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GRE Vocabulary Prep Word List

GRE Vocab List #10 – On Cloud Ten

Hello folks! This is the big one-oh. Ten GRE Vocab Blogs.

Thanks for the support. Hope you’re finding these valuable for your GRE Verbal Preparation. We’ll keep coming up with fresh and exciting themes each week. We hope you’ll continue reading!

If you haven’t yet, check out our other GRE Vocab blogs here.

Since this is our TENth blog, we have a special word list in store for you. We have not 5, not 6, but 10 WORDS for you. And the theme?

Well, you guessed it. All of them have the word ‘ten’. Having said that, the words are as ever, important in a GRE Vocab context.

The words are Ostentatious, On Tenterhooks, Attenuate, Detente, Portentous, Tenet, Abstention, Intenerate, Ghostwritten and Inadvertent.

We’ve also thrown in an 11th word. Read on to find out what/why.

i. Ostentatious

Part of Speech – adjective
Definition – characterized by pretentious or showy display; designed to impress.
Word Origins – from Latin ostentare, the verb form of ostendere ‘stretch out to view’.
Synonyms – pretentious, flamboyant, gaudy.
Usage – Her dress was too ostentatious to be worn at such a sombre event.

ii. On Tenterhooks

Part of Speech – phrase
Definition – in a state of suspense or agitation because of uncertainty about a future event.
Word Origins – tenterhooks are hooked nails in a device called a tenter.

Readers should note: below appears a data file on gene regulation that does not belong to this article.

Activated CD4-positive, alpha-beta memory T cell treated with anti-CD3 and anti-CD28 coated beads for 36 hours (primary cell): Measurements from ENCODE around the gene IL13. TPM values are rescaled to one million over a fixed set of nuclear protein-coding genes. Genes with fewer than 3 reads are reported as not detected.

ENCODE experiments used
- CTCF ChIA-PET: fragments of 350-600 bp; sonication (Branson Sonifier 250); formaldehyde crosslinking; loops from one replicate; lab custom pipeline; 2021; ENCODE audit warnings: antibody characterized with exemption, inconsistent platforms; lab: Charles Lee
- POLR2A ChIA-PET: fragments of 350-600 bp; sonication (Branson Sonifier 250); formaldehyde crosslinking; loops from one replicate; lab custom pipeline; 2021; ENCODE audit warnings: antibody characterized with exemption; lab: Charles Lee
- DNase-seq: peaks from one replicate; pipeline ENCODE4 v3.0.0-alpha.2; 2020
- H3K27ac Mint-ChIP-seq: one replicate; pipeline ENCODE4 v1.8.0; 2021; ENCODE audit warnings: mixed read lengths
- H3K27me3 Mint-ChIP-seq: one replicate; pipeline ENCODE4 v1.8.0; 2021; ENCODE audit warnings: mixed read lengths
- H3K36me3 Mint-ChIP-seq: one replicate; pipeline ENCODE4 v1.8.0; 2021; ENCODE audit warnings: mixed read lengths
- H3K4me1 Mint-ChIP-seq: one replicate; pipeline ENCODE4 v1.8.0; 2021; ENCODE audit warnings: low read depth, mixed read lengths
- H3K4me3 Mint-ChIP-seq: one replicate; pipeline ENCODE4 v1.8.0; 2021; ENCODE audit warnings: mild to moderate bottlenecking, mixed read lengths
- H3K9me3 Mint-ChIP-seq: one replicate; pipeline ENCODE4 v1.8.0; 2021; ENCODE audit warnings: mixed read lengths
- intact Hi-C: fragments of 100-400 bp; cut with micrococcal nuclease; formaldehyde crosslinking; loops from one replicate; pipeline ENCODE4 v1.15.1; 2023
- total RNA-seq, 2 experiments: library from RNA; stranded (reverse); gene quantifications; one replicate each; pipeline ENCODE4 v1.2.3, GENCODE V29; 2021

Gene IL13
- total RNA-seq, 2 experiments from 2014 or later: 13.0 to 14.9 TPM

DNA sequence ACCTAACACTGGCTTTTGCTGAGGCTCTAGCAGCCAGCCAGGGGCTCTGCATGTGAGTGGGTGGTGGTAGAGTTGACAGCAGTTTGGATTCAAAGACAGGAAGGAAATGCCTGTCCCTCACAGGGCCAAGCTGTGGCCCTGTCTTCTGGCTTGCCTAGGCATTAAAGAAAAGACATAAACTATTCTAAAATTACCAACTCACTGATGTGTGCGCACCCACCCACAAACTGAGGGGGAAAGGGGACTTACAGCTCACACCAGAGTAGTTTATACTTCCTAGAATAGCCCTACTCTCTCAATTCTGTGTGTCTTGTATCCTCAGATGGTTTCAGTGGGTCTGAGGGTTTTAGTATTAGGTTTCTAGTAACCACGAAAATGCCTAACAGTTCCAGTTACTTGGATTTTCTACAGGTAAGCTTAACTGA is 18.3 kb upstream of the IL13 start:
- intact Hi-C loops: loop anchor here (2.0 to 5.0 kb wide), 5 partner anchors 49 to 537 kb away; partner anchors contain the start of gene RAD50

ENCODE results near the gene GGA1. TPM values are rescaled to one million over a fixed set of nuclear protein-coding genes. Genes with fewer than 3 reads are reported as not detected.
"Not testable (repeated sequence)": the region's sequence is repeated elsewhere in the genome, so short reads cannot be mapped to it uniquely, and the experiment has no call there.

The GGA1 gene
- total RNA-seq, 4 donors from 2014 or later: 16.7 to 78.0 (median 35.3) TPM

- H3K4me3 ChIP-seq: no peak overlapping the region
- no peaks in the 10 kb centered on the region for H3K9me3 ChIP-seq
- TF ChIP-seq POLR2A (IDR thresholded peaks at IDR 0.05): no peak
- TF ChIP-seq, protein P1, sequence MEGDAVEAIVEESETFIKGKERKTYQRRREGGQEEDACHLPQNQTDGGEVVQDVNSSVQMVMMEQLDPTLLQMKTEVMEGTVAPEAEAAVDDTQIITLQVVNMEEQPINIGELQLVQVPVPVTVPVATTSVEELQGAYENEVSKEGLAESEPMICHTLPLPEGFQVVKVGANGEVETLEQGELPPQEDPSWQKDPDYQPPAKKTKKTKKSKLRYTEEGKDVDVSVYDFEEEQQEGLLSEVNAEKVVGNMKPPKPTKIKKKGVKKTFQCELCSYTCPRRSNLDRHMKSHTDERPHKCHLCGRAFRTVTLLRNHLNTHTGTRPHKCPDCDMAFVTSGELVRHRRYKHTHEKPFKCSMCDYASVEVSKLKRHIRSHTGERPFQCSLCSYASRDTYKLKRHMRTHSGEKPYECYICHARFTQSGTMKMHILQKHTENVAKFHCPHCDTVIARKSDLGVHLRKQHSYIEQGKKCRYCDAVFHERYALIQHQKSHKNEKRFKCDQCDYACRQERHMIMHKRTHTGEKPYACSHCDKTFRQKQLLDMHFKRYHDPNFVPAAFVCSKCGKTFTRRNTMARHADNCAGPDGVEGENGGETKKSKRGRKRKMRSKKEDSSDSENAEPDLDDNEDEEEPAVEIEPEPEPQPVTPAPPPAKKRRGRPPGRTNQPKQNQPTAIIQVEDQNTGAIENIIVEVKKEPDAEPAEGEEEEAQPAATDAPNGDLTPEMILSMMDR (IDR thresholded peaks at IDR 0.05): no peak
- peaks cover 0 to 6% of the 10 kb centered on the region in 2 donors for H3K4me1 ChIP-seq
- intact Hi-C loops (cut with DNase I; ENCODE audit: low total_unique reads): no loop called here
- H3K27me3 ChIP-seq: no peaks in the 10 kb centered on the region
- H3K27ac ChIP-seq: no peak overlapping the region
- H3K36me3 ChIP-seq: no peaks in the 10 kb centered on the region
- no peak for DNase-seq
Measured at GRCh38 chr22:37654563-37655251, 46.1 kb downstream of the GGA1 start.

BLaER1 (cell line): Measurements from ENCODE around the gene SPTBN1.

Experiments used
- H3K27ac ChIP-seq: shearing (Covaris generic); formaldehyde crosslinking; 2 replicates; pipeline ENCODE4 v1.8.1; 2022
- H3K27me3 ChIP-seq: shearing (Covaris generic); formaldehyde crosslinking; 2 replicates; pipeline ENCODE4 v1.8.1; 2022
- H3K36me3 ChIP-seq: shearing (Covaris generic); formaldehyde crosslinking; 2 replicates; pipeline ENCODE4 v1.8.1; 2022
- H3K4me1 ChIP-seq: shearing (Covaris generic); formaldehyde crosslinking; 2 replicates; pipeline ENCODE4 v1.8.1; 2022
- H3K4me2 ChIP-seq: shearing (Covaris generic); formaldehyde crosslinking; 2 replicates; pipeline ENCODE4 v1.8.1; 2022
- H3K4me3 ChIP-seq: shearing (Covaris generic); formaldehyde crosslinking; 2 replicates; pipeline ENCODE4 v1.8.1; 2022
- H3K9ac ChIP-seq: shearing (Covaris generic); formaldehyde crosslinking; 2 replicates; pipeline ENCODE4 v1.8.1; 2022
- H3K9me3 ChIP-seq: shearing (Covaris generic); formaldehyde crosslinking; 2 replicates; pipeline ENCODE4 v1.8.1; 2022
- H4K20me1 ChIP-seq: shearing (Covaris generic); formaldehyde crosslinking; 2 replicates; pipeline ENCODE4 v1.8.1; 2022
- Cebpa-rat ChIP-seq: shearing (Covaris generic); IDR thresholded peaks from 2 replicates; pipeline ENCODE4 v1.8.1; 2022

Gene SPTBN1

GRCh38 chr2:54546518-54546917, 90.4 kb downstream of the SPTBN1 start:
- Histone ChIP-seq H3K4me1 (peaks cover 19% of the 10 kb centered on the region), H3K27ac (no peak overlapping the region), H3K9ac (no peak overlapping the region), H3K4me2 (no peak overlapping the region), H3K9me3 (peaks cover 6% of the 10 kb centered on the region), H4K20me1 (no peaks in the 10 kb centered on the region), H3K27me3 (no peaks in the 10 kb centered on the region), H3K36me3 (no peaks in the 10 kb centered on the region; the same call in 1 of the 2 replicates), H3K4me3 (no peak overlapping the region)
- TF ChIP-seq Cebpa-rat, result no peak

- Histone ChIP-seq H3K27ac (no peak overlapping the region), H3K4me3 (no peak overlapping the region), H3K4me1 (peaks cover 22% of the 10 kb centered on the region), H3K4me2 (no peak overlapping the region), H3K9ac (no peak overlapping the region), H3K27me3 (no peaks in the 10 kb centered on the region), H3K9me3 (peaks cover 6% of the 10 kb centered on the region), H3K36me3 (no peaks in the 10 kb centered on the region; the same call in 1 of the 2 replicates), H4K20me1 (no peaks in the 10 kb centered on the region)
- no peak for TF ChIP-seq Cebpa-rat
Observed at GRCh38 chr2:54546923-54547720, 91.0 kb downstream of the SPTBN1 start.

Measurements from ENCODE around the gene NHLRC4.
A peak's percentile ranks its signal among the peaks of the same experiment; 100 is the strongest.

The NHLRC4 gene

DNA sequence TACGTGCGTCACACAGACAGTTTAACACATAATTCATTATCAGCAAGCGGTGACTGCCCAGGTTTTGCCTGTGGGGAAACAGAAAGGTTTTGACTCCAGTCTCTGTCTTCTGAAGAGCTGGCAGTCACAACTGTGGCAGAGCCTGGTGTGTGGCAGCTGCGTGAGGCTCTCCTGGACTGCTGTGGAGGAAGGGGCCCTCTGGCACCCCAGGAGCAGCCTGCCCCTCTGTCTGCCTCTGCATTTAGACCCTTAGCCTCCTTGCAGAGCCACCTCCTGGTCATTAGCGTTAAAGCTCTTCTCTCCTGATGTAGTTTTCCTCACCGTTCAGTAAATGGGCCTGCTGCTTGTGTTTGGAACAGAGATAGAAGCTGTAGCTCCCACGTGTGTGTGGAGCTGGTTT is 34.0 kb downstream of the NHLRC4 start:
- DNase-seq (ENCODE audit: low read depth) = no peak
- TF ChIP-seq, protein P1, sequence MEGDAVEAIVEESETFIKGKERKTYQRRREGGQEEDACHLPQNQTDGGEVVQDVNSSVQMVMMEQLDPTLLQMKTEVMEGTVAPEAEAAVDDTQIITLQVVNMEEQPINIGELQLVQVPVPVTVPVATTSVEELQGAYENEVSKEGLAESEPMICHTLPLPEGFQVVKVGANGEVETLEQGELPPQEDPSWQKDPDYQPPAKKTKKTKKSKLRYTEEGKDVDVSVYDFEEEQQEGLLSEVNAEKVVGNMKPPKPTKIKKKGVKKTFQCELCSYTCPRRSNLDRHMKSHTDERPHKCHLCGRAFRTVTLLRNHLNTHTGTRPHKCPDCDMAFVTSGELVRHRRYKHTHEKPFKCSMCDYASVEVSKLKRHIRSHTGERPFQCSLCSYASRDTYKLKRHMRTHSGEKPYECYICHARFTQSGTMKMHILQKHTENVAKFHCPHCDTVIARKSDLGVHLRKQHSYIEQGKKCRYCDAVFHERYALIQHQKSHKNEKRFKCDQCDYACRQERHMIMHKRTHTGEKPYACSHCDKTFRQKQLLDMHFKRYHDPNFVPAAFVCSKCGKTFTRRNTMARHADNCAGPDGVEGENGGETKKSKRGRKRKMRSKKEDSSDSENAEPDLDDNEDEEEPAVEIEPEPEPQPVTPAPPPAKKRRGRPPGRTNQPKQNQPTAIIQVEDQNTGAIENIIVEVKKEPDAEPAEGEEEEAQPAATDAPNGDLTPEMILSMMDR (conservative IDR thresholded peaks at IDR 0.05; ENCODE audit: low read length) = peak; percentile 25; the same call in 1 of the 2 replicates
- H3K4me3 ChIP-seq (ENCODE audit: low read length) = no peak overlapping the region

Synonyms – anxious, nervy, jittery.
Usage – He was on tenterhooks all the way until his GRE Score was declared.

Hook, Line, and Sinker

Tenterhooks were wooden frames, used in the process of making woollen cloth. When the cloth was woven, it’d be cleaned of oil, and grease, and had a tendency to shrink. To prevent that, the cloth was stretched out in the open, with hooked nails attached to the ends of the cloth, hammered into frames, called tenters.

Over the years, the feeling of anxiety, waiting for something, came to be associated with feeling like being stretched like the cloth. So, on tenterhooks became a metaphor for nervous excitement.

iii. Ghostwritten

Part of Speech – past participle of the verb ‘ghostwrite’
Definition – written for, and in the name of another
Word Origins – Old English gāst (in the sense ‘spirit, soul’) + Old English wrītan ‘score, form (letters) by carving, write’.
Synonyms – surrogated.
Usage – Ten years after publication, it was revealed that the pro athlete’s ‘autobiography’ was ghostwritten.


iv. Détente

Part of Speech – noun
Definition – the easing of hostility or strained relations, especially between countries.
Word Origins – from French détente, ‘loosening, relaxation’.
Synonyms – de-escalation, rapprochement, reconciliation.
Usage – Citizens of the warring countries regularly pray for a détente.

The Great Thaw & A Flash Freeze

Though ‘détente’ is primarily used to describe the thawing of relations between the US and the Soviet Union, the term was first used for the Franco-German attempts at reducing tensions. Though they did Nazi it coming, we all know how that turned out.

In the 1970s, Richard Nixon, Kissinger, and Brezhnev sat down for diplomatic talks, and they made some progress. The Apollo-Soyuz project was launched in 1975, for the so-called ‘Handshake in Space’ that’d allow for international docking – two different spacecraft joining in orbit.

However, the 1979 Soviet invasion of Afghanistan effectively ended all talk of a détente.

v. Portentous

Part of Speech – adjective
1. of momentous significance